US President Donald Trump fired the acting attorney general, a holdover from the Obama administration, after she ordered Justice Department attorneys not to defend his controversial immigration orders.
In a sharply worded statement, the White House called Sally Yates "weak on borders and very weak on illegal immigration" and also criticized Democrats for not yet confirming the appointment of attorney general-designate Jeff Sessions.
"The acting attorney general, Sally Yates, has betrayed the Department of Justice by refusing to enforce a legal order designed to protect the citizens of the United States," the White House said in a statement.
"This order was approved as to form and legality by the Department of Justice Office of Legal Counsel," it said.
"Tonight, President Trump relieved Ms Yates of her duties."
Federal prosecutor Dana Boente will serve as acting attorney general "until Senator Jeff Sessions is finally confirmed by the Senate, where he is being wrongly held up by Democrat senators for strictly political reasons," it said.
With Trump's White House facing multiple lawsuits and worldwide opprobrium over an order banning migrants from seven Muslim nations, Yates had whipped the rug from under her boss in a defiant and damaging parting shot.
In a memo to Department of Justice staff, Yates -- a career government lawyer promoted by Barack Obama -- expressed doubts about the legality and morality of Trump's decree, which has prompted mass protests.
"My responsibility is to ensure that the position of the Department of Justice is not only legally defensible, but is informed by our best view of what the law is," Yates wrote.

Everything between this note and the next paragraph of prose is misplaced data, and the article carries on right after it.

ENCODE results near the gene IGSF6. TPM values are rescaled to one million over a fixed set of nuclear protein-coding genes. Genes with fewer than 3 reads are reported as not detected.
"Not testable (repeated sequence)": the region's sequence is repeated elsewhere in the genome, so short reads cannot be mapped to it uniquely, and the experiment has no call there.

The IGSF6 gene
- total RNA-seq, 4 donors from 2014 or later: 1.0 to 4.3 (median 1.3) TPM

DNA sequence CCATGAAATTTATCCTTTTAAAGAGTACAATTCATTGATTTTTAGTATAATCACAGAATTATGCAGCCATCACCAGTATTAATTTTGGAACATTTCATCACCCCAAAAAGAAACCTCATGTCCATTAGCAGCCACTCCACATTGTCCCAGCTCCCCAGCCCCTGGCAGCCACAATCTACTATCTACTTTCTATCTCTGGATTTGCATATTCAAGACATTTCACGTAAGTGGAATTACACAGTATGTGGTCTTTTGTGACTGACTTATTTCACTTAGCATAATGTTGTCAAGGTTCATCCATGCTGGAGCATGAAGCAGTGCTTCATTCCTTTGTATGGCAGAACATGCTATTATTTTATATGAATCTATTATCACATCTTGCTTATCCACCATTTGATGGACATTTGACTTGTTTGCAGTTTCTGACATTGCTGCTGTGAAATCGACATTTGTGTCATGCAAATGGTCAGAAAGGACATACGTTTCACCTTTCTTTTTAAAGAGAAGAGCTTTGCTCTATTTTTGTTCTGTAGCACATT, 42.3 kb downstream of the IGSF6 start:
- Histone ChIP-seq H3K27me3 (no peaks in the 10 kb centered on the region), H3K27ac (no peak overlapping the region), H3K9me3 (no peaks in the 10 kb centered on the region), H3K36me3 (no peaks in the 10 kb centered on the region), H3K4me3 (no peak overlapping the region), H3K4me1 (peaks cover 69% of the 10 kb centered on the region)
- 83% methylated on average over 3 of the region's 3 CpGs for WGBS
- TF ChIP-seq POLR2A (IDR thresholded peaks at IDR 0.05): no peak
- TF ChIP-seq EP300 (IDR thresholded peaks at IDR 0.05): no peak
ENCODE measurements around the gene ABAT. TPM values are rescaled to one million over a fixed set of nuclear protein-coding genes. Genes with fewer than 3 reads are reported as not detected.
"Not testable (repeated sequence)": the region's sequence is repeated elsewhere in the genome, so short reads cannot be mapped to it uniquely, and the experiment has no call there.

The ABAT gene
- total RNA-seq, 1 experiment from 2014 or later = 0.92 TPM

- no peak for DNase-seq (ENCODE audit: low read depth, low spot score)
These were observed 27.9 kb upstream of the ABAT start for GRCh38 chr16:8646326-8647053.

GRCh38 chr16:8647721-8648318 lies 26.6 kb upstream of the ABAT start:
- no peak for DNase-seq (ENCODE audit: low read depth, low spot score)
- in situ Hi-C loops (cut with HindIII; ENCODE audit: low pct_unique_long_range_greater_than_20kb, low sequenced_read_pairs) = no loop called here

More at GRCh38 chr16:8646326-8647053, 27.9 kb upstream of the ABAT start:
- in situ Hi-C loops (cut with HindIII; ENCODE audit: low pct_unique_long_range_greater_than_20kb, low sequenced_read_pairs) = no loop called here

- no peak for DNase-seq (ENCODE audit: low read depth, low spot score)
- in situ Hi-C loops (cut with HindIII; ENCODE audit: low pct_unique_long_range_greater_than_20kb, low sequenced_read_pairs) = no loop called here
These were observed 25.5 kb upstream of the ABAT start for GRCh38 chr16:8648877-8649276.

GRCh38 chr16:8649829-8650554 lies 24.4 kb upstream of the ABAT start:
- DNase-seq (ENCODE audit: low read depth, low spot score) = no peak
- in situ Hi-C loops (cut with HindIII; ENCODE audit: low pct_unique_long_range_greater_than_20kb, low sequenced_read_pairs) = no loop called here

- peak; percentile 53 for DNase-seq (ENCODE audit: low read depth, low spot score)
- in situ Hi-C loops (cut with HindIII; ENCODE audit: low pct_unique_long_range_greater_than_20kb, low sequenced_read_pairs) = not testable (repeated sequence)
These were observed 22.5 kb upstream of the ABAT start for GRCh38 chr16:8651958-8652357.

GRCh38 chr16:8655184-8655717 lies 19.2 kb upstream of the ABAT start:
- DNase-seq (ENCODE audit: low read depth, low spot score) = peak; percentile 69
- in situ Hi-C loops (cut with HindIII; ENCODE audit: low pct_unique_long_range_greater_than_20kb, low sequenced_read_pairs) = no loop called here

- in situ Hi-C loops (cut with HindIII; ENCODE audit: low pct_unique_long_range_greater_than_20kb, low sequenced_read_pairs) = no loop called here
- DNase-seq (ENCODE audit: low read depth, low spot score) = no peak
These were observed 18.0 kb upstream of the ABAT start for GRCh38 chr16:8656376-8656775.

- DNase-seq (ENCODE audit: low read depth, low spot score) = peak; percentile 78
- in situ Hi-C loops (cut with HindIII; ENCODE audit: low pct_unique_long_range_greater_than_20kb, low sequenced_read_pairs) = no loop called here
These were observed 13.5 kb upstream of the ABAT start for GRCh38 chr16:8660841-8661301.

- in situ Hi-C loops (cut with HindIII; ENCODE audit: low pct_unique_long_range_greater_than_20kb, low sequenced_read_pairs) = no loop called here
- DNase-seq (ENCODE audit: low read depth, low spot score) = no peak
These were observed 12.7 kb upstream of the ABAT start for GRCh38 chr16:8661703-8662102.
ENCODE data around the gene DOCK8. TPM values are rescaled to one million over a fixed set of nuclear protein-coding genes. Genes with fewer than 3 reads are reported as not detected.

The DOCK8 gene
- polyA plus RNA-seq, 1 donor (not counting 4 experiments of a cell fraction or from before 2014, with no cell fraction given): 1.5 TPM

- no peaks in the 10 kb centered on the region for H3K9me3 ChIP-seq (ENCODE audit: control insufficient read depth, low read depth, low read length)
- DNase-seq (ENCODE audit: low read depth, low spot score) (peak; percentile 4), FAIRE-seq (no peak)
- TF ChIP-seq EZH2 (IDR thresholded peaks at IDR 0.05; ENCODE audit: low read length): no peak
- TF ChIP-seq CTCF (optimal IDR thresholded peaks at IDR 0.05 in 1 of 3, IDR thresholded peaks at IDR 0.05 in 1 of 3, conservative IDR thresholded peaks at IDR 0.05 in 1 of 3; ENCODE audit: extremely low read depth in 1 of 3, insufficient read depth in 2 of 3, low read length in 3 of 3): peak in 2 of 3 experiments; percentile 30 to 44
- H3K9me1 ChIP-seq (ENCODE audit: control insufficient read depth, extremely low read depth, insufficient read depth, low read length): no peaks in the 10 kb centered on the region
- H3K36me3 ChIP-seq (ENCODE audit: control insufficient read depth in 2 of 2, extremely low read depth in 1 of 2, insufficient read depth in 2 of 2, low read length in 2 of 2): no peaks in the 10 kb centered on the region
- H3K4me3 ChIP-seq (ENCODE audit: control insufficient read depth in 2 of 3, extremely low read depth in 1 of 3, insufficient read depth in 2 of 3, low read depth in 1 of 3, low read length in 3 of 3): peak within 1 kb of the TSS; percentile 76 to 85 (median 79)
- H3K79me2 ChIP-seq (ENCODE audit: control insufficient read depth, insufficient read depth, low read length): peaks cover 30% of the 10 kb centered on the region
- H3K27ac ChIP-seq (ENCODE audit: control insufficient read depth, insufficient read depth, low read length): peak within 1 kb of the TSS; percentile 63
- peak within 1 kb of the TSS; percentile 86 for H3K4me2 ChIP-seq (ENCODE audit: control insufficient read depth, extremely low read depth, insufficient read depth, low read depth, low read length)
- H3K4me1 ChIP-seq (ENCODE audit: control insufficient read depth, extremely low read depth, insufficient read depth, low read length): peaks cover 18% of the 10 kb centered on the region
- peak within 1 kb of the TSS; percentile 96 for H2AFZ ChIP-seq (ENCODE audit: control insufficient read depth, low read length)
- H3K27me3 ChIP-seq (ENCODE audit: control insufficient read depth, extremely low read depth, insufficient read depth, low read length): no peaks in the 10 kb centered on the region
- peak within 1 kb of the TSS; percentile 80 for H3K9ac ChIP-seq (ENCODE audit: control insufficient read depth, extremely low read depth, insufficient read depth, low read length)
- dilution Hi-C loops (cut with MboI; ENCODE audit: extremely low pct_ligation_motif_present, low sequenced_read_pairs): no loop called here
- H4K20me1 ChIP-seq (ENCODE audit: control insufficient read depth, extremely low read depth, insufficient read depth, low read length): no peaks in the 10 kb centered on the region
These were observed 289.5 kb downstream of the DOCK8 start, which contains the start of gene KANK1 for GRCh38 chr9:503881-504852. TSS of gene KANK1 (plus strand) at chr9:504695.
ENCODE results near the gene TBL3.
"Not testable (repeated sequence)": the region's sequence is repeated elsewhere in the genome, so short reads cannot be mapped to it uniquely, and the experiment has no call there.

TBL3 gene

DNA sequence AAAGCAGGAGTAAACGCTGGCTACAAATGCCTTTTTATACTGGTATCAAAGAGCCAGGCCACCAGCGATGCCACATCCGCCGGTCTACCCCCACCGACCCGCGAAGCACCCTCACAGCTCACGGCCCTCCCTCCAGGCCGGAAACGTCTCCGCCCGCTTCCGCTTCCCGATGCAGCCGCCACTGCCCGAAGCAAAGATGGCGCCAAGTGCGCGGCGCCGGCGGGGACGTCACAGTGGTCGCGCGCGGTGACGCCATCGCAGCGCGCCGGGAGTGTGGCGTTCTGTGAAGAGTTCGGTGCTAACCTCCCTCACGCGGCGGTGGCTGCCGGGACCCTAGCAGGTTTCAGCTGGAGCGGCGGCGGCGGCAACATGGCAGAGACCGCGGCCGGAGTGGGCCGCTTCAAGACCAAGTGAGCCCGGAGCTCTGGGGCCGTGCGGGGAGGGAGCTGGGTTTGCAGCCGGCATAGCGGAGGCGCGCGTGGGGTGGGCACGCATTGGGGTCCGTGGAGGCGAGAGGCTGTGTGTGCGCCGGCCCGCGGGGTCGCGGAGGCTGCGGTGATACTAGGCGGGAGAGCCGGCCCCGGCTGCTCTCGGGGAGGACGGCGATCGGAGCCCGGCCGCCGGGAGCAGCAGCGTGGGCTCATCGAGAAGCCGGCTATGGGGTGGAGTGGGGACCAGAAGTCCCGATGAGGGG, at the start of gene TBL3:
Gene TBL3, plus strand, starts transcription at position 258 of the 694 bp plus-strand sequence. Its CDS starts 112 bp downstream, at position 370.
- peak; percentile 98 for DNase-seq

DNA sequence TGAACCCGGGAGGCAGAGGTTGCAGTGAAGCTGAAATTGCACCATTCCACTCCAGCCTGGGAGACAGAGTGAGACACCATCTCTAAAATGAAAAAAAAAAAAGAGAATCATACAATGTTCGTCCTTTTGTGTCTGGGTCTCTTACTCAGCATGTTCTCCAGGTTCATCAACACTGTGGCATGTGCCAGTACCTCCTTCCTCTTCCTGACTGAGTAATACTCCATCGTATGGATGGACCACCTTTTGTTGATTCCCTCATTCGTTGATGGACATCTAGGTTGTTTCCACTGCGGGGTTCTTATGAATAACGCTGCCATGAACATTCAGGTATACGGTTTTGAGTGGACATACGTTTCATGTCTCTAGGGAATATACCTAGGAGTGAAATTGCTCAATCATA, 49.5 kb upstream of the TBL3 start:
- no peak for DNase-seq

"I am not convinced that the defense of the executive order is consistent with these responsibilities nor am I convinced that the executive order is lawful," she added.
"For as long as I am the acting attorney general, the Department of Justice will not present arguments in defense of the executive order, unless and until I become convinced that it is appropriate to do so."
Yates's directive means that the US government, at least for now, has no authorized courtroom representation in the lawsuits.
It was a remarkable act of defiance against a tough-talking president who has showed little sign of brooking insubordination.
Sessions has not yet been confirmed by Congress. He faces a vote on the Senate Judiciary Committee Tuesday and must then be confirmed by the full Senate.
If confirmed, Sessions would almost certainly reverse course.
But Democratic lawmakers have vociferously opposed Trump's order and Republicans are privately seething over the way his White House has handled the issue.
The order signed on Friday suspended the arrival of all refugees for a minimum of 120 days, Syrian refugees indefinitely and bars citizens from Iran, Iraq, Libya, Somalia, Sudan, Syria and Yemen for 90 days.
Several federal judges have since filed temporary stays.
Firing Yates has uncomfortable echoes of President Richard Nixon's "Saturday night massacre" during the Watergate scandal.
Then, Nixon fired the Watergate special prosecutor, prompting the departures of his attorney general and deputy attorney general. The events catalyzed Nixon's impeachment.
On Sunday, attorneys general from 16 US states, including California and New York, condemned Trump's directive as "unconstitutional" and vowed to fight it.